Author Archives: evelynjlamb

Adding to the Faces of Mathematics on Wikipedia

For better or for worse, Wikipedia is the first place most people look when they want to learn about someone or something online. I don’t use Wikipedia as my sole source for important facts, but it’s a great first stop … Continue reading

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A Thrice-a-Day Complex Analysis Infusion

Sometimes I like to sit back and take in math via pictures only. The newest addition to my math picture blog stable is kettenreihen.wordpress.com where three times a day, a beautiful picture appears. These are graphs of complex-valued functions based … Continue reading

Posted in Mathematics and Computing, Mathematics and the Arts | Tagged , , , | 2 Comments

How to Communicate in a Post-Truth World

Fake news is not new. For years I have rolled my eyes and scrolled by quack health and science stories, links from the satirical Borowitz Report shared credulously, and other incorrect information in my Facebook feed. I have often written … Continue reading

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Celebrating Black Mathematicians

As you may know, February is Black History Month in the U.S. To celebrate, the new website Mathematically Gifted and Black is featuring a different black mathematician every day this month. The site was started by mathematicians Erica Graham, Raegan … Continue reading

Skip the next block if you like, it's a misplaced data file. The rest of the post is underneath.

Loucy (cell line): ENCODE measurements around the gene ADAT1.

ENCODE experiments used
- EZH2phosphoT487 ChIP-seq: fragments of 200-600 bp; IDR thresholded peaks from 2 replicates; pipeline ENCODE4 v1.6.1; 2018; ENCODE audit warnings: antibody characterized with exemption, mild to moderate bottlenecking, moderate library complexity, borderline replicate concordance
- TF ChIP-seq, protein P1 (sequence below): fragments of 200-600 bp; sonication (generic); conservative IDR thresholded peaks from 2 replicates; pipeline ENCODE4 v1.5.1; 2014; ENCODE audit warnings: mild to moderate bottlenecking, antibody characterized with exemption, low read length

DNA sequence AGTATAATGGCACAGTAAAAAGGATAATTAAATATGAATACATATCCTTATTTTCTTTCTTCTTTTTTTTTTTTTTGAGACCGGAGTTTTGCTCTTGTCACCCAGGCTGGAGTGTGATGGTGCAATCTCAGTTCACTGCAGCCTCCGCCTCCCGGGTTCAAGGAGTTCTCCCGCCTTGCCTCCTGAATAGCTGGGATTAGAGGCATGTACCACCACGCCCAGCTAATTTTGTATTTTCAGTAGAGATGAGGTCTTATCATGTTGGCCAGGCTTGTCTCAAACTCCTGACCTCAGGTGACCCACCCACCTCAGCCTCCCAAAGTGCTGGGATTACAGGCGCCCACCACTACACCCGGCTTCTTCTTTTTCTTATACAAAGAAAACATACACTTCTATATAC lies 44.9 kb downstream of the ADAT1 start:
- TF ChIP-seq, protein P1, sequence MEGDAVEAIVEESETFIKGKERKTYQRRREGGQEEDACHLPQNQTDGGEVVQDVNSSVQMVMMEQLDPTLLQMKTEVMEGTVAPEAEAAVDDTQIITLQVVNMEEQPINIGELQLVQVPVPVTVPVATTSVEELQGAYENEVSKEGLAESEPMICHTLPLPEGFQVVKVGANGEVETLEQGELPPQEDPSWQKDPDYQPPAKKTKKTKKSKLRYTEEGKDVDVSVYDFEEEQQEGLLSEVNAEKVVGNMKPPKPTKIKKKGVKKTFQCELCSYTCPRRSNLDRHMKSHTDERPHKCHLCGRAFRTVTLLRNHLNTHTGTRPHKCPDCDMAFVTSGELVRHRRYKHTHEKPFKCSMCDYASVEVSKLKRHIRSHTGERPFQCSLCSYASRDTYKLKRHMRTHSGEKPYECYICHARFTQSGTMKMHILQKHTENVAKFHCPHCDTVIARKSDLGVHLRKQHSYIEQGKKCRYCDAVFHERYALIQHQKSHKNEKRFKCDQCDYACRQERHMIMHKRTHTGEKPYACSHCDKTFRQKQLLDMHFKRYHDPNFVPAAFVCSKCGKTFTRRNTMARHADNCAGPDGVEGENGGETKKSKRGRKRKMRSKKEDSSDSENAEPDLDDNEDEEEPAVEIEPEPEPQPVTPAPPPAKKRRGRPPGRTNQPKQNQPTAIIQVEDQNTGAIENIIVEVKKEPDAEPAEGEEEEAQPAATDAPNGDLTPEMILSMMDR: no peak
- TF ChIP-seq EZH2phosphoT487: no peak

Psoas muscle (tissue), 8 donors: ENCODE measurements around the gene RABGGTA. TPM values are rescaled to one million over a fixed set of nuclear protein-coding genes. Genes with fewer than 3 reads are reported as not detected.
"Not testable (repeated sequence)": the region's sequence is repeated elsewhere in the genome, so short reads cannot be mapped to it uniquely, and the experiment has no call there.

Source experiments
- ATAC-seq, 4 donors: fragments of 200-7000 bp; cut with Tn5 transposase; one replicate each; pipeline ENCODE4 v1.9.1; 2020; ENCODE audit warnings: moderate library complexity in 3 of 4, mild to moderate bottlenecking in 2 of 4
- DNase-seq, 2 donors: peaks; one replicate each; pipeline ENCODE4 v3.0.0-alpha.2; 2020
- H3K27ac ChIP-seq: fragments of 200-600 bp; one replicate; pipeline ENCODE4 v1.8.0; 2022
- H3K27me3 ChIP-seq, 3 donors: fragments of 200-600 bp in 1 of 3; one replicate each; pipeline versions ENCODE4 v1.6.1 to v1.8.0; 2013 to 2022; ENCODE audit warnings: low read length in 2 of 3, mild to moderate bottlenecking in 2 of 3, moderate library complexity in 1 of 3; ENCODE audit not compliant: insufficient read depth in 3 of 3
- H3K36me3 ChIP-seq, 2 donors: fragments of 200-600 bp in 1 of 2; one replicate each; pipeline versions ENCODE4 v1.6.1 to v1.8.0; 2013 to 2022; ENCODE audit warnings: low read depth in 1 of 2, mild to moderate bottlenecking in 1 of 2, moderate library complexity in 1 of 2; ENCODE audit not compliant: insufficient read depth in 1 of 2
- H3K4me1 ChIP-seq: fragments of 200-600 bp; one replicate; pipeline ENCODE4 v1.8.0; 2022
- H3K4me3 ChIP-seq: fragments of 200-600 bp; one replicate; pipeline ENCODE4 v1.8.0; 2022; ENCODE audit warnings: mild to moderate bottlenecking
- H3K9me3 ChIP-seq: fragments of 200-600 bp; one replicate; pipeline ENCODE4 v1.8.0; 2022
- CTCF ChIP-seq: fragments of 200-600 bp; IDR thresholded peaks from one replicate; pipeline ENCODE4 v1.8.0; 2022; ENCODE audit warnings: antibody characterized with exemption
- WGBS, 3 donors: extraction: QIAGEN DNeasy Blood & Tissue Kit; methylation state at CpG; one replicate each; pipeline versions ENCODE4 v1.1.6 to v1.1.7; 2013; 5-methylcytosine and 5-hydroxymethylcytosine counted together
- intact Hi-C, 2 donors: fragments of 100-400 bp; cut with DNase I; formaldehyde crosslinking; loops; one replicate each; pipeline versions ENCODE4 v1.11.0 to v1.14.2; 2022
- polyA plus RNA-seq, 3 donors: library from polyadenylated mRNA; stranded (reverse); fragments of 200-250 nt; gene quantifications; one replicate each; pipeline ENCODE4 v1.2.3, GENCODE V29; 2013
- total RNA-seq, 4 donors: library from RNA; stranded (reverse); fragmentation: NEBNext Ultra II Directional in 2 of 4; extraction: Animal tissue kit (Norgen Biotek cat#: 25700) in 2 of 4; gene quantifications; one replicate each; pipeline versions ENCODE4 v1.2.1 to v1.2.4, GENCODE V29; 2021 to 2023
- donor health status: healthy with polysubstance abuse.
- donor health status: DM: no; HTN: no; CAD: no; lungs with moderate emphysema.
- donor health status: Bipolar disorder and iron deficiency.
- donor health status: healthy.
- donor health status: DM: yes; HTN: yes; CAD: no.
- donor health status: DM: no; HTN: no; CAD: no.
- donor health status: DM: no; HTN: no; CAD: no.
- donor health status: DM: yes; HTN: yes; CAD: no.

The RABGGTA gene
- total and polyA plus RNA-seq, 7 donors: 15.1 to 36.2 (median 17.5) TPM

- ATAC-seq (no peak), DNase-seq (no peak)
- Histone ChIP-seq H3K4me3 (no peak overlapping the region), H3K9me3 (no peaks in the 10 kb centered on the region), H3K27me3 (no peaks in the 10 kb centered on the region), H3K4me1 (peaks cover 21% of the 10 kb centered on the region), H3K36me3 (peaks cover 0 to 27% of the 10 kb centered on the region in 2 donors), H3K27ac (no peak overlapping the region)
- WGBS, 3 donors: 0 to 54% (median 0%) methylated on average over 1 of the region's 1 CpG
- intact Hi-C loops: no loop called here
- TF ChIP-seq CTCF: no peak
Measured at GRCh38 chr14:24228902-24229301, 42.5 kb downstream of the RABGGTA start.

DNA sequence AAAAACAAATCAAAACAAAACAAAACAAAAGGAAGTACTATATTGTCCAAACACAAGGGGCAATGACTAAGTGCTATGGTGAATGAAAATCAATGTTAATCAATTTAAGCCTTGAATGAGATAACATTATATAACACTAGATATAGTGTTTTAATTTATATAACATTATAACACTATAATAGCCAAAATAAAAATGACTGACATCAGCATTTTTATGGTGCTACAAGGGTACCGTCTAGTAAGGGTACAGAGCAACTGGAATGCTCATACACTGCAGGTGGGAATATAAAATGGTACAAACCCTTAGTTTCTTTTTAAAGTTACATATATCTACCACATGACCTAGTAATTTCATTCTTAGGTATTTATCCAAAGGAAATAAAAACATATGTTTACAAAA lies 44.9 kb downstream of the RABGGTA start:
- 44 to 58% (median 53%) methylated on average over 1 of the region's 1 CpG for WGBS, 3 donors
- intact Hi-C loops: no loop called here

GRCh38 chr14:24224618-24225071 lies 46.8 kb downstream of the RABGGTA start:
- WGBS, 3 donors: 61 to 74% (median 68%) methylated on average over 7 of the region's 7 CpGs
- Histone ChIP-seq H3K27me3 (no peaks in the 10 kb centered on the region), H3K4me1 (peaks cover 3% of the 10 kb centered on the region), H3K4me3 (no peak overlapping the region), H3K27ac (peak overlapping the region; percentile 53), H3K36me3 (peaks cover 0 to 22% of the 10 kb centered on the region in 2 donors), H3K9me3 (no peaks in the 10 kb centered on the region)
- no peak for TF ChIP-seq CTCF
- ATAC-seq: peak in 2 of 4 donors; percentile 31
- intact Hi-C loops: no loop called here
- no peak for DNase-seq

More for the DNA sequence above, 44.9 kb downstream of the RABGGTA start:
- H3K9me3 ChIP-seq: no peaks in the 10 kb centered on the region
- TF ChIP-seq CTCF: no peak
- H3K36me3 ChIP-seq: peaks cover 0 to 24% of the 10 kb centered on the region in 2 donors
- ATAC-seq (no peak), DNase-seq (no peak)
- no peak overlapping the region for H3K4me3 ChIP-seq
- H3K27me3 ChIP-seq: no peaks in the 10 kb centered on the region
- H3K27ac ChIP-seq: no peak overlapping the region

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Solidarity with Scientists

Mathematics has an interesting relationship to science. People often think of mathematicians as a subset of scientists, and scientists definitely use mathematics in their work, but our day-to-day work, careers, and the kinds of problems and thinking that interest us most … Continue reading

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More Graph Isomorphism Drama

That plucky graph isomorphism problem is at it again! In November 2015, University of Chicago computer scientist Laszlo Babai announced an algorithm to determine whether two graphs are isomorphic in quasipolynomial time, and there was much rejoicing. (My co-blogger Anna … Continue reading

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Mona Chalabi’s Datasketches

Hand-drawn data visualizations about farts and penises! If that has you hooked, no need to read any further. Just surf over to Mona Chalabi’s Instagram account and enjoy. I first encountered Chalabi through her “Dear Mona” column at FiveThirtyEight, which … Continue reading

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The Pseudocontext 2016 Deserves

2016 has been the year of the lolsob. I have my reasons for feeling that way, and I’m guessing you might too. In that light, I’ve especially started looking forward to Dan Meyer’s “pseudocontext Saturday” posts. In each one, he finds a picture … Continue reading

Posted in K-12 Mathematics, Math Education | Tagged , , , , , | 1 Comment

What Should Mathematicians Do Now?

Mathematicians sometimes pretend we are above the everyday vicissitudes of life, preferring to inhabit a realm of abstraction and perfection, but that’s a lie. We live here too. We are voters, citizens, residents, and teachers. What happens in our country … Continue reading

Posted in History of Mathematics, people in math | Tagged , , , , | 8 Comments

Which One Doesn’t Belong?

1, 2, 4,…. What’s the next number in the sequence? I was a rule-follower as a kid, so I always got the “right” answer on questions like that, but they still bugged me. Sure, 8 would be predictable, but why … Continue reading

Posted in K-12 Mathematics, Math Education | Tagged , | 2 Comments